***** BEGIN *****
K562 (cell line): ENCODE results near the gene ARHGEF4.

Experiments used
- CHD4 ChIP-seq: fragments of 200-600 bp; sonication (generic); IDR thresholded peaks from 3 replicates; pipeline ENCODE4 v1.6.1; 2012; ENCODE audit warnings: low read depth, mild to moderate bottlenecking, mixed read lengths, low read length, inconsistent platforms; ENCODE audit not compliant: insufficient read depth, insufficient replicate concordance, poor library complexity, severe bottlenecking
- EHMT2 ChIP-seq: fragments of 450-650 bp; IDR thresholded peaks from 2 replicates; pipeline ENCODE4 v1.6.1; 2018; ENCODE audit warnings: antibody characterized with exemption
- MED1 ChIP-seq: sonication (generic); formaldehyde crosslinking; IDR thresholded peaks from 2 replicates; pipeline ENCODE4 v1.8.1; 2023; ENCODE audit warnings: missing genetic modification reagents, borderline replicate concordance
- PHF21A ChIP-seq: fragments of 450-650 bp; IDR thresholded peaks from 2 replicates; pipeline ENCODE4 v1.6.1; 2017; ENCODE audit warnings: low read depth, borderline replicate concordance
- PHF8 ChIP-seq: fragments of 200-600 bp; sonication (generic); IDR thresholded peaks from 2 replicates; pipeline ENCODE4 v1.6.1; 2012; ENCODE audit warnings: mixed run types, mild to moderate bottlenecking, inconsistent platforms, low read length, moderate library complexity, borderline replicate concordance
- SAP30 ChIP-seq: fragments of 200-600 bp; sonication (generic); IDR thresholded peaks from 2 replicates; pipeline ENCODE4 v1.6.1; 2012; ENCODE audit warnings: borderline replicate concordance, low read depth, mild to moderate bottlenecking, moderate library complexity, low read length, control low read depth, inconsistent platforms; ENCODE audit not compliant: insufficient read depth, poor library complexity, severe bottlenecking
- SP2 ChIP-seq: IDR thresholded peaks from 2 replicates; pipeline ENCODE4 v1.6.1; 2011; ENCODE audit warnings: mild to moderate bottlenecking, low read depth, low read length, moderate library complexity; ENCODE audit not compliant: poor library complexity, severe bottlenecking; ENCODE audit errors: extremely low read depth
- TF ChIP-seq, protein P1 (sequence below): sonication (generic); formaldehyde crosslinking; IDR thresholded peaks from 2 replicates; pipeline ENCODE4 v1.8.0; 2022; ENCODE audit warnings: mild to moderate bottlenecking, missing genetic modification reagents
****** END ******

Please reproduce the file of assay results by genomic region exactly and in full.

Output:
K562 (cell line): ENCODE results near the gene ARHGEF4.

Experiments used
- CHD4 ChIP-seq: fragments of 200-600 bp; sonication (generic); IDR thresholded peaks from 3 replicates; pipeline ENCODE4 v1.6.1; 2012; ENCODE audit warnings: low read depth, mild to moderate bottlenecking, mixed read lengths, low read length, inconsistent platforms; ENCODE audit not compliant: insufficient read depth, insufficient replicate concordance, poor library complexity, severe bottlenecking
- EHMT2 ChIP-seq: fragments of 450-650 bp; IDR thresholded peaks from 2 replicates; pipeline ENCODE4 v1.6.1; 2018; ENCODE audit warnings: antibody characterized with exemption
- MED1 ChIP-seq: sonication (generic); formaldehyde crosslinking; IDR thresholded peaks from 2 replicates; pipeline ENCODE4 v1.8.1; 2023; ENCODE audit warnings: missing genetic modification reagents, borderline replicate concordance
- PHF21A ChIP-seq: fragments of 450-650 bp; IDR thresholded peaks from 2 replicates; pipeline ENCODE4 v1.6.1; 2017; ENCODE audit warnings: low read depth, borderline replicate concordance
- PHF8 ChIP-seq: fragments of 200-600 bp; sonication (generic); IDR thresholded peaks from 2 replicates; pipeline ENCODE4 v1.6.1; 2012; ENCODE audit warnings: mixed run types, mild to moderate bottlenecking, inconsistent platforms, low read length, moderate library complexity, borderline replicate concordance
- SAP30 ChIP-seq: fragments of 200-600 bp; sonication (generic); IDR thresholded peaks from 2 replicates; pipeline ENCODE4 v1.6.1; 2012; ENCODE audit warnings: borderline replicate concordance, low read depth, mild to moderate bottlenecking, moderate library complexity, low read length, control low read depth, inconsistent platforms; ENCODE audit not compliant: insufficient read depth, poor library complexity, severe bottlenecking
- SP2 ChIP-seq: IDR thresholded peaks from 2 replicates; pipeline ENCODE4 v1.6.1; 2011; ENCODE audit warnings: mild to moderate bottlenecking, low read depth, low read length, moderate library complexity; ENCODE audit not compliant: poor library complexity, severe bottlenecking; ENCODE audit errors: extremely low read depth
- TF ChIP-seq, protein P1 (sequence below): sonication (generic); formaldehyde crosslinking; IDR thresholded peaks from 2 replicates; pipeline ENCODE4 v1.8.0; 2022; ENCODE audit warnings: mild to moderate bottlenecking, missing genetic modification reagents